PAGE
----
Today is another holiday, one that I had not only no reasonable ability to foresee but also which I had never even heard of before. It’s Ascension Day, or as they say here, Kenaikan Isa Almasih. Ascension Day. I had to look that one up to make sure I was getting this right, but of course it’s not hard to figure out, it celebrates the ascension of Jesus into heaven forty days after Easter. According to Wikipedia, it is celebrated as a public holiday in Finland, Sweden, Belgium, Austria, the Netherlands, Denmark, Germany, Switzerland, Vanuatu…and the world’s largest Muslim country, Indonesia.
I’m not in principle opposed to holidays, but I do believe that two in the space of three weeks is too many. This has practical consequences, ranging from the slightly annoying to the truly inconvenient. Slightly annoying: no newspaper this morning, which forces me to read my pleasure book (Infinite Jest) over breakfast, which is only a problem in the sense that I don’t have much of it left and I’m trying to save enough to keep myself distracted on the plane rides home. Truly inconvenient: I have an interview way down in the southern outskirts of Jakarta today, in a satellite city known as Depok. Depok is far, far enough that when I go there I prefer to take a train rather than a cab (the cab’s just too expensive). But of course, on a public holiday like today the train schedules are totally unpredictable. So that will force me to take a cab anyway. But the real kicker, of course, is that since it’s a holiday the traffic will be in all likelihood pretty light, which means that the cab ride might not take nearly as long, and accordingly might not be quite so expensive.
More food pictures are available here. As always, click Next to get to the new ones. Today I bring you gurame goreng, ayam bakar, buntil, es alpukat, and some famous nasi goreng kambing.
Rationalman May 22, 2009
National public holidays for religious purposes should be annuled. They are the height of hypocrisy as the majority of people dont care about the reasons (most would not know what the hell these are about), only the time off.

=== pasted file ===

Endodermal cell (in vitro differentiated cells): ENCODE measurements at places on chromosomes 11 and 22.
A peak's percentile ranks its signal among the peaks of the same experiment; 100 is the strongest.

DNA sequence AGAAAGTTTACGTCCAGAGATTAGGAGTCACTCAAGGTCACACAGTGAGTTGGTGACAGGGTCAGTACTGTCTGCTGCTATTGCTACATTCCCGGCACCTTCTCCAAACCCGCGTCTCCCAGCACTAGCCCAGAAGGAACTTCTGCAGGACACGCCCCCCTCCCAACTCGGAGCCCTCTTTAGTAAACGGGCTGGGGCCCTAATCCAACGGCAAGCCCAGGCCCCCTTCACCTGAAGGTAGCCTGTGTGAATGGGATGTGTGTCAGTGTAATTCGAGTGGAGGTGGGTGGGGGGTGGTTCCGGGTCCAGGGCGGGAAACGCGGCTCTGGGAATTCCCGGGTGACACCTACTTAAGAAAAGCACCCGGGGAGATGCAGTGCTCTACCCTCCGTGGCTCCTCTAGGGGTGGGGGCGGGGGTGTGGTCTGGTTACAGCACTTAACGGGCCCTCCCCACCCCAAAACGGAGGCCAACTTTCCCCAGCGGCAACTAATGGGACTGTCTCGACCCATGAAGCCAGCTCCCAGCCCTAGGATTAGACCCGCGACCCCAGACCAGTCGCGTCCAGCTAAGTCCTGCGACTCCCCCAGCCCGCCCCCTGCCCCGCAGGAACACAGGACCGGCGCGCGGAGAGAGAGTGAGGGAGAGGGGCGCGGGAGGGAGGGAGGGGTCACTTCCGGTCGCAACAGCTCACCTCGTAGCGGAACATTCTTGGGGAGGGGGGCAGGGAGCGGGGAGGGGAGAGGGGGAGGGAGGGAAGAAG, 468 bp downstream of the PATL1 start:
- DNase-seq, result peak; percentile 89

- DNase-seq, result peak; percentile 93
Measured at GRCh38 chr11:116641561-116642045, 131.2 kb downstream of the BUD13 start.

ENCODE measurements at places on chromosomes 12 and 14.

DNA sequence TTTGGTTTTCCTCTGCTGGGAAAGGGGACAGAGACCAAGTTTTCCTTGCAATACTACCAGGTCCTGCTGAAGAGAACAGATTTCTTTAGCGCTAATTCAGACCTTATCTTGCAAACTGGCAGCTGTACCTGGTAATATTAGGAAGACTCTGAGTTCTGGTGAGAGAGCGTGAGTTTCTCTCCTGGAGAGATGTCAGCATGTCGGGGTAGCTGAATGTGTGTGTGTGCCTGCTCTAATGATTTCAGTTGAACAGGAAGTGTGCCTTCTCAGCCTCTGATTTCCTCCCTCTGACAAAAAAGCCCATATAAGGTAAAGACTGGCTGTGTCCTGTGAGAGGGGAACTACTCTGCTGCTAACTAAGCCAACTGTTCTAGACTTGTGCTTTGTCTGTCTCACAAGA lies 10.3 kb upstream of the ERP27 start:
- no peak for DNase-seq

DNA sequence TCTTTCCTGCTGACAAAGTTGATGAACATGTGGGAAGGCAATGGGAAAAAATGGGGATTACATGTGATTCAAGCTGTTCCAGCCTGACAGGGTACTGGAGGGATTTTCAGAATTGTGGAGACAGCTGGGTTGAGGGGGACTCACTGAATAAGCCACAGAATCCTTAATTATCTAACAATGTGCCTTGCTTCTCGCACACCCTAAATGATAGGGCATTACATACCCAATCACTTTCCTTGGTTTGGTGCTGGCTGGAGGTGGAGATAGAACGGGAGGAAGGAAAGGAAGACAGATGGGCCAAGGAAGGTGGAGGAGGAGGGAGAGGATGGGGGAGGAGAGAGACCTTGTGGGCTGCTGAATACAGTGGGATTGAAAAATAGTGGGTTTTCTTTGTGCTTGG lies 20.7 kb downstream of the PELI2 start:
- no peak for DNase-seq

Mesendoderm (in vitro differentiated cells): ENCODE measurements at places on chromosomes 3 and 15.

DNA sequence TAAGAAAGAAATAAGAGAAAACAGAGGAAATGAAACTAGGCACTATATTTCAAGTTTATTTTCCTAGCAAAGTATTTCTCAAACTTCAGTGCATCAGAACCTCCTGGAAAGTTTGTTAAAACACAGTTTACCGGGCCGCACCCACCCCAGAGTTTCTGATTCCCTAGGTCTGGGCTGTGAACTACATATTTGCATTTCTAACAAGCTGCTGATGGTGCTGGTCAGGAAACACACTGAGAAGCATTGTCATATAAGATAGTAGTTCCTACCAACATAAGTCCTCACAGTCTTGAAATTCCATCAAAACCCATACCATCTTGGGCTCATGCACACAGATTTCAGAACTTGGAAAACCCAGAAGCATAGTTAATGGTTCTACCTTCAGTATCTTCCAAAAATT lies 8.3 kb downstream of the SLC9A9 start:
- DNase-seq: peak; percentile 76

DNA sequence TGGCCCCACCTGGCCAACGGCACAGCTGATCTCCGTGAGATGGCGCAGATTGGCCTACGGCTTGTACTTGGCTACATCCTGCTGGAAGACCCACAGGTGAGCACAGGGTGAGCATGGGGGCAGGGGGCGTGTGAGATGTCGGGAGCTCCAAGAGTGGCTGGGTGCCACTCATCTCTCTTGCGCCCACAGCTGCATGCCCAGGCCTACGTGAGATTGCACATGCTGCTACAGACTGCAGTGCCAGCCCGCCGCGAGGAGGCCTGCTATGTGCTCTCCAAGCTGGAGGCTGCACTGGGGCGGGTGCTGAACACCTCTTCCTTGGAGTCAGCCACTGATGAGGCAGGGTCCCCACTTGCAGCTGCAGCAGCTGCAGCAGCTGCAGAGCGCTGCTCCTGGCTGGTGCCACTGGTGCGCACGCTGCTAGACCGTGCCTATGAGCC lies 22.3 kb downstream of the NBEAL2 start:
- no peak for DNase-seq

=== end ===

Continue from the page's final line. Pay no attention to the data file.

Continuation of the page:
These holidays cost countries billions of dollars in lost productivity, heck there are enough week ends in a year allready, plus annual leave, that’s more than enough time off.
If you are of a particular religious persuasion then that’s your problem, you take all the holidays you want (paid or unpaid) but why should everyone in the community be inconvenience because you want to celebrate ridiculous events that happened (..or for the rest of the population, never happened) thousand of years ago. Hey if I believed elephants ruled the skies a thousand years ago, should I expect everyone to celebrate it, and drop tools to go to the beach or chant in some building?
The quicker the world embraces Atheism, the better we all be for it. We can then finally all live in peace and free of these archaic practice.
TP May 22, 2009
Thanks for the comment. I’m not sure I agree with your conclusion, even if I am sympathetic to the sentiment. I don’t think that getting rid of religion would solve most problems that Indonesia (or any other country) faces. I do tend to think that officially sanctioned religious observances are a little silly, but then again, if I were to make a list of priorities for Indonesia’s government to reform, excessive holidays would be pretty far down it.